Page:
Task force leaders Alisha Nelson, director of RecoveryOhio, and Ursel McElroy, director of the Ohio Department of Aging and Youngstown native, said their departments are working to meet the governor’s challenge. The Department of Transportation is considering ways to incentivize transit authorities to provide on-demand transit for health care-related trips, McElroy said.

“On the internet front, which we all know provides us with opportunities and access, the Ohio Department of Transportation is also working with Innovate Ohio to explore options to expand broadband to underserved areas, with particular focus on rural schools and homes by placing fiber optic cables in interstate right-of-ways,” she said.

Her department is working with experts in Ohio to develop a strategic action plan on aging, or SAPA, which includes strategies on community conditions and health behaviors, she said.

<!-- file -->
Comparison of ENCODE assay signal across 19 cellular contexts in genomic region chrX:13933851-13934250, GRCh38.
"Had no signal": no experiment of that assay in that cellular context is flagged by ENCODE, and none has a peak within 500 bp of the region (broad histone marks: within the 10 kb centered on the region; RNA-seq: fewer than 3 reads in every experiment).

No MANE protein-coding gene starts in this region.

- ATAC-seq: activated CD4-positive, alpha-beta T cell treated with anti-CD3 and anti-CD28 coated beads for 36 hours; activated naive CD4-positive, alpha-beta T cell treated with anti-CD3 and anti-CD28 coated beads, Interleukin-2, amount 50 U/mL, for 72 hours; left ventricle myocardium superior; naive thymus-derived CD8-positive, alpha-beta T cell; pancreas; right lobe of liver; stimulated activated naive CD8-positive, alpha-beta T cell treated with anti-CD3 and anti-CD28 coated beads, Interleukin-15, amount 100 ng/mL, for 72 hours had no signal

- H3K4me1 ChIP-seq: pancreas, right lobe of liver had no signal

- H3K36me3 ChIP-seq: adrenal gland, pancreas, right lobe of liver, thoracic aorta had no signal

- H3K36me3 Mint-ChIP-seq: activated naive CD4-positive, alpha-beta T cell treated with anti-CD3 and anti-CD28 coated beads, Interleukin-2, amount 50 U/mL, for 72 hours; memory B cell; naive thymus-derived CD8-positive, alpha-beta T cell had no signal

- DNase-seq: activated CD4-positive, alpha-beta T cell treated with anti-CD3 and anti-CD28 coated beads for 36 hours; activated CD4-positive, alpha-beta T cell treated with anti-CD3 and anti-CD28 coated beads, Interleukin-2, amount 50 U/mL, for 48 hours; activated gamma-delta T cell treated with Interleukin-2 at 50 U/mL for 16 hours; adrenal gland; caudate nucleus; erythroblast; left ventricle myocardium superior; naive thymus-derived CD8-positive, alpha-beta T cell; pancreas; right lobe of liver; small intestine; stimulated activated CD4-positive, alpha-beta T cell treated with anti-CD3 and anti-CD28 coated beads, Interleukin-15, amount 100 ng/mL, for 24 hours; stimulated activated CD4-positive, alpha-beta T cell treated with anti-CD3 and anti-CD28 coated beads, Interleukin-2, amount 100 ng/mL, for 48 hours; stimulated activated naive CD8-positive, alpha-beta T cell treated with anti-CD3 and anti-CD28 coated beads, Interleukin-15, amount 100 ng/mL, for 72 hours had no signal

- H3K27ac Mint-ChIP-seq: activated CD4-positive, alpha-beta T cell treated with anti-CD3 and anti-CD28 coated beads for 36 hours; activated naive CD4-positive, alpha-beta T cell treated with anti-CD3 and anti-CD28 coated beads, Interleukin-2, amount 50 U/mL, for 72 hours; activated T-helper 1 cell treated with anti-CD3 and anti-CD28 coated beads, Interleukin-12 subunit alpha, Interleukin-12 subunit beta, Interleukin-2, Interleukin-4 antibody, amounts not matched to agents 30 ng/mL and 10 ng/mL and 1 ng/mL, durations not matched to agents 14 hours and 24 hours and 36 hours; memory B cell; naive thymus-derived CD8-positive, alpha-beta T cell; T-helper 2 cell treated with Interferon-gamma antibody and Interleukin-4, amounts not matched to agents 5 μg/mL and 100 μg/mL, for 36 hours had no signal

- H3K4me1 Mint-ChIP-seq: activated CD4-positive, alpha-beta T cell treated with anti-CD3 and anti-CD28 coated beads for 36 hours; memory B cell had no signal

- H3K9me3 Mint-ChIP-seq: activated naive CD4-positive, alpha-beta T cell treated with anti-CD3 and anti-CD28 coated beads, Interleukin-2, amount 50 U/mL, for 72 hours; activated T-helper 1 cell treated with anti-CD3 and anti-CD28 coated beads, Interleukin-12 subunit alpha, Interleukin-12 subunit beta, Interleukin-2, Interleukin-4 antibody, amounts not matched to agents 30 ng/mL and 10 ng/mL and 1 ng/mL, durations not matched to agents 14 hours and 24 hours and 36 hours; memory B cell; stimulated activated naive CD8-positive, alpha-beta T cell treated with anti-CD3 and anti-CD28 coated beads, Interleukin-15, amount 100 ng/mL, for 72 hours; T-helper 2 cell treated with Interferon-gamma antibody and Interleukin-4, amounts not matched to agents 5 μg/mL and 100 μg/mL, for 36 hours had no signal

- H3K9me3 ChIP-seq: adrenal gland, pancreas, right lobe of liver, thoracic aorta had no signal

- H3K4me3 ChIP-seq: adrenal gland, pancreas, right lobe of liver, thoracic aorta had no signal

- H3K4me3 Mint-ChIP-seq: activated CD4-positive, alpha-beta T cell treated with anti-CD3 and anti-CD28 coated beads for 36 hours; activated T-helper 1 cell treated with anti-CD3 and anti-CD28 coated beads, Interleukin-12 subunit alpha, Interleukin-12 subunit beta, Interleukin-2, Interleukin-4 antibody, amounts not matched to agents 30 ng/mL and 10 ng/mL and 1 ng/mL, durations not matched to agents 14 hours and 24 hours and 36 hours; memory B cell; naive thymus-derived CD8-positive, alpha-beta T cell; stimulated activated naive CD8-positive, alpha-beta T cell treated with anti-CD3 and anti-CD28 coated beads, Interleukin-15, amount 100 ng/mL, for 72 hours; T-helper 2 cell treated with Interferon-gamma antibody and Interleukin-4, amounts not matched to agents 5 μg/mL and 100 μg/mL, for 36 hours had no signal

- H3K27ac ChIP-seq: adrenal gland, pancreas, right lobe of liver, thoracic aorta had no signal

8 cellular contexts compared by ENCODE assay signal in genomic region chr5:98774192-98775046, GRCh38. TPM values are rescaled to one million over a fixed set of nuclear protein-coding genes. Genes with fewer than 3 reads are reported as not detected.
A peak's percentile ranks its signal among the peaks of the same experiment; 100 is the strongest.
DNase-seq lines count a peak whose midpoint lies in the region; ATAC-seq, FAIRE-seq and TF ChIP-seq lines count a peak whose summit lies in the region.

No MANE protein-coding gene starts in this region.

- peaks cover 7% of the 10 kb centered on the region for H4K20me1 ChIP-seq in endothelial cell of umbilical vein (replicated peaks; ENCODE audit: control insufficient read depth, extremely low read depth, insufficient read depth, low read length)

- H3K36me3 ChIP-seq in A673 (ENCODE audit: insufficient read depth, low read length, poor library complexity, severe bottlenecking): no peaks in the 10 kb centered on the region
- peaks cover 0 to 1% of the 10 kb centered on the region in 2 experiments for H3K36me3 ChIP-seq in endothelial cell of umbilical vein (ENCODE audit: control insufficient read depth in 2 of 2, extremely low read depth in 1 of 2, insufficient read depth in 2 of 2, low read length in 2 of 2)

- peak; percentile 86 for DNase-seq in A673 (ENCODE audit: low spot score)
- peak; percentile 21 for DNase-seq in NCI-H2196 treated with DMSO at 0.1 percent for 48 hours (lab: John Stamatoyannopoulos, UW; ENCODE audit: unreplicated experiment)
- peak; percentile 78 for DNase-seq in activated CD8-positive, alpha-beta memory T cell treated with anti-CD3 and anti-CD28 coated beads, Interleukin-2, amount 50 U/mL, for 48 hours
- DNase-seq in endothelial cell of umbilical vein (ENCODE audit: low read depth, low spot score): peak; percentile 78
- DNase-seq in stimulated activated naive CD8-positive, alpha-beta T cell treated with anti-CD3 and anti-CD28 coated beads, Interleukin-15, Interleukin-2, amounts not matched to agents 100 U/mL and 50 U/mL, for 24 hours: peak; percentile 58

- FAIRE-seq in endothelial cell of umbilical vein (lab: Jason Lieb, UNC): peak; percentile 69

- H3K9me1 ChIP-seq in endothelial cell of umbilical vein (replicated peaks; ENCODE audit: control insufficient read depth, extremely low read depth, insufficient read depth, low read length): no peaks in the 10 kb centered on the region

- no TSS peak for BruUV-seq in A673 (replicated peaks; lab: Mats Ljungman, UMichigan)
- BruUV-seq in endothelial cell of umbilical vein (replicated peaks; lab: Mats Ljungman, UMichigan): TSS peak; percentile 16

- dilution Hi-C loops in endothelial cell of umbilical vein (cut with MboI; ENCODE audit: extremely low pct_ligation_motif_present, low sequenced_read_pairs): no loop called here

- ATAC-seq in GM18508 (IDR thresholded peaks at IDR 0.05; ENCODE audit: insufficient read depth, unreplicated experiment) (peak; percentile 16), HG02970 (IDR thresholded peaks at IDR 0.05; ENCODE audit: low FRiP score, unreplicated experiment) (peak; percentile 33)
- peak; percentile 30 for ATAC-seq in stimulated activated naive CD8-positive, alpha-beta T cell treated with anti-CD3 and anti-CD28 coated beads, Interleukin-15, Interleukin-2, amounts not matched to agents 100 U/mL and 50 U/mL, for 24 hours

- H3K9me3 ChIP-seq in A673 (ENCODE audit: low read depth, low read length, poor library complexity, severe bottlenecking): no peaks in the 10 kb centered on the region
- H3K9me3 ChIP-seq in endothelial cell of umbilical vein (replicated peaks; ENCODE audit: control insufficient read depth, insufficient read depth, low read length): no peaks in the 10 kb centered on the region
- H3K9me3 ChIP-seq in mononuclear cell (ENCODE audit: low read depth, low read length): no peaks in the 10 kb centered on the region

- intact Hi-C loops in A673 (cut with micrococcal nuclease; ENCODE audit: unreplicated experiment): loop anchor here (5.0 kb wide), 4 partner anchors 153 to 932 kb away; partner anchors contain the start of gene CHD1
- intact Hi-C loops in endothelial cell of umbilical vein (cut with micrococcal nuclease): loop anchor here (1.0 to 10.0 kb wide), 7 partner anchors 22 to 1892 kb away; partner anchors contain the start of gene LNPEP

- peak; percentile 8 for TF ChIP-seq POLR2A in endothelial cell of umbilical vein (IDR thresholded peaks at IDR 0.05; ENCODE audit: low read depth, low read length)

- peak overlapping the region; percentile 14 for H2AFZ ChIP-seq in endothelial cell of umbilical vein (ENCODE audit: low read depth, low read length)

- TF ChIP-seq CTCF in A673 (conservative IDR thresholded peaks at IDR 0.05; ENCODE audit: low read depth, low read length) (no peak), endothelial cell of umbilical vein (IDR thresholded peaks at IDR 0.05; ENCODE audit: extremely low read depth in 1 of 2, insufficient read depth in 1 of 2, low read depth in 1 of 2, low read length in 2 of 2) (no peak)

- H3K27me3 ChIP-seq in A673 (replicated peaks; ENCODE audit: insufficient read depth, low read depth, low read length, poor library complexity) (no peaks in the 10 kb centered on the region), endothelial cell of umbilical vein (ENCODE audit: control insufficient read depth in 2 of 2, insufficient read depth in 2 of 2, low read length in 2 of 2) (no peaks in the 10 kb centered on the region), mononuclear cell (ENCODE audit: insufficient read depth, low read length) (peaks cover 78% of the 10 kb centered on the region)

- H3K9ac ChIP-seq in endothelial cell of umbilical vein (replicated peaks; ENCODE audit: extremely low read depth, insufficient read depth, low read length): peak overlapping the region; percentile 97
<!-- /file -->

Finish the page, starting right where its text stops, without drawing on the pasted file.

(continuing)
“We know that in all the work that we do, a coordinated approach has to be taken across all sectors to improve and achieve health equity,” McElroy said.

To that end, the Governor’s Equity Advisory Board will work to improve state efforts to promote health equity by drawing on the expertise that exists within the state’s communities of color, which will “represent diverse viewpoints from sectors like education, health care, public and private business, community organizations and members of the criminal justice community,” Nelson said.